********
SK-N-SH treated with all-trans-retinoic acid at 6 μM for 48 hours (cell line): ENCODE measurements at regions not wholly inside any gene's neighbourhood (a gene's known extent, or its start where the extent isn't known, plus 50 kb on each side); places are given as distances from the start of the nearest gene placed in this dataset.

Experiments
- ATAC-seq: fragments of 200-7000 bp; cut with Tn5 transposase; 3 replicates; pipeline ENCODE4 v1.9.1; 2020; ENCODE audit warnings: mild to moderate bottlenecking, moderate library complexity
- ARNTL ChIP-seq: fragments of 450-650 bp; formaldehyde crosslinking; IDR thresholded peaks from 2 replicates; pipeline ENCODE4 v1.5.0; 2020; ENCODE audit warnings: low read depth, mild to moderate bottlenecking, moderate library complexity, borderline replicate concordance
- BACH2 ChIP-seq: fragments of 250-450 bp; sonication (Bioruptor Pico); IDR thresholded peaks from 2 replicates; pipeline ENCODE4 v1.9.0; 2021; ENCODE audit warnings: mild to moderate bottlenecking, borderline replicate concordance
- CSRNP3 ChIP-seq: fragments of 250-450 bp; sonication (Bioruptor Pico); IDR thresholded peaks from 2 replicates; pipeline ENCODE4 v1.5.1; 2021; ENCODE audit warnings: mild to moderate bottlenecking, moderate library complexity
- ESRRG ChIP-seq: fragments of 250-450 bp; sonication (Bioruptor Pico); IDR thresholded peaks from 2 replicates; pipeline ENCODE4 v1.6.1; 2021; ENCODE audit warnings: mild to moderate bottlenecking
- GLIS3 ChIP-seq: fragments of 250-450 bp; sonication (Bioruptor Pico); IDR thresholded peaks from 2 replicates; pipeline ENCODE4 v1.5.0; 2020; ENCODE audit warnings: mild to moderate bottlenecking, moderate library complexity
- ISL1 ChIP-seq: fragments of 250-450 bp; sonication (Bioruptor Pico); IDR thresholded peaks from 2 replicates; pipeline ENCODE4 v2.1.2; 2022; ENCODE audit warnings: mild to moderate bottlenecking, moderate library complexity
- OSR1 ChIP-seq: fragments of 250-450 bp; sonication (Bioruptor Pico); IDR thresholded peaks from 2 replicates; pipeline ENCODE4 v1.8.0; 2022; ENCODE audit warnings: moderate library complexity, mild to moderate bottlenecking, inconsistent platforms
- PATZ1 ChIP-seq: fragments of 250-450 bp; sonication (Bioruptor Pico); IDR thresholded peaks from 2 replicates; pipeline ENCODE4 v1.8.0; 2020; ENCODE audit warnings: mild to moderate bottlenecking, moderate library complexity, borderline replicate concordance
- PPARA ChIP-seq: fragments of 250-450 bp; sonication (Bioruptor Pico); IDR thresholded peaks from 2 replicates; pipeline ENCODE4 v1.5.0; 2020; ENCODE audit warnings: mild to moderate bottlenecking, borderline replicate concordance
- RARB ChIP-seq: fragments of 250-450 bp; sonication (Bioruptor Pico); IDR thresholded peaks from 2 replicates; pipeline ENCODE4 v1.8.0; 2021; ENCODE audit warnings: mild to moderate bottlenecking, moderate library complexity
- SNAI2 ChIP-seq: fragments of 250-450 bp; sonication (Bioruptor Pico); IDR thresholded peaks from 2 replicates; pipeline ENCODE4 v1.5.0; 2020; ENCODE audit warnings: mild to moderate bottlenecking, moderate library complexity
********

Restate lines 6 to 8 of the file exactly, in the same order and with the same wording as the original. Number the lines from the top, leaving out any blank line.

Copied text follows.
- CSRNP3 ChIP-seq: fragments of 250-450 bp; sonication (Bioruptor Pico); IDR thresholded peaks from 2 replicates; pipeline ENCODE4 v1.5.1; 2021; ENCODE audit warnings: mild to moderate bottlenecking, moderate library complexity
- ESRRG ChIP-seq: fragments of 250-450 bp; sonication (Bioruptor Pico); IDR thresholded peaks from 2 replicates; pipeline ENCODE4 v1.6.1; 2021; ENCODE audit warnings: mild to moderate bottlenecking
- GLIS3 ChIP-seq: fragments of 250-450 bp; sonication (Bioruptor Pico); IDR thresholded peaks from 2 replicates; pipeline ENCODE4 v1.5.0; 2020; ENCODE audit warnings: mild to moderate bottlenecking, moderate library complexity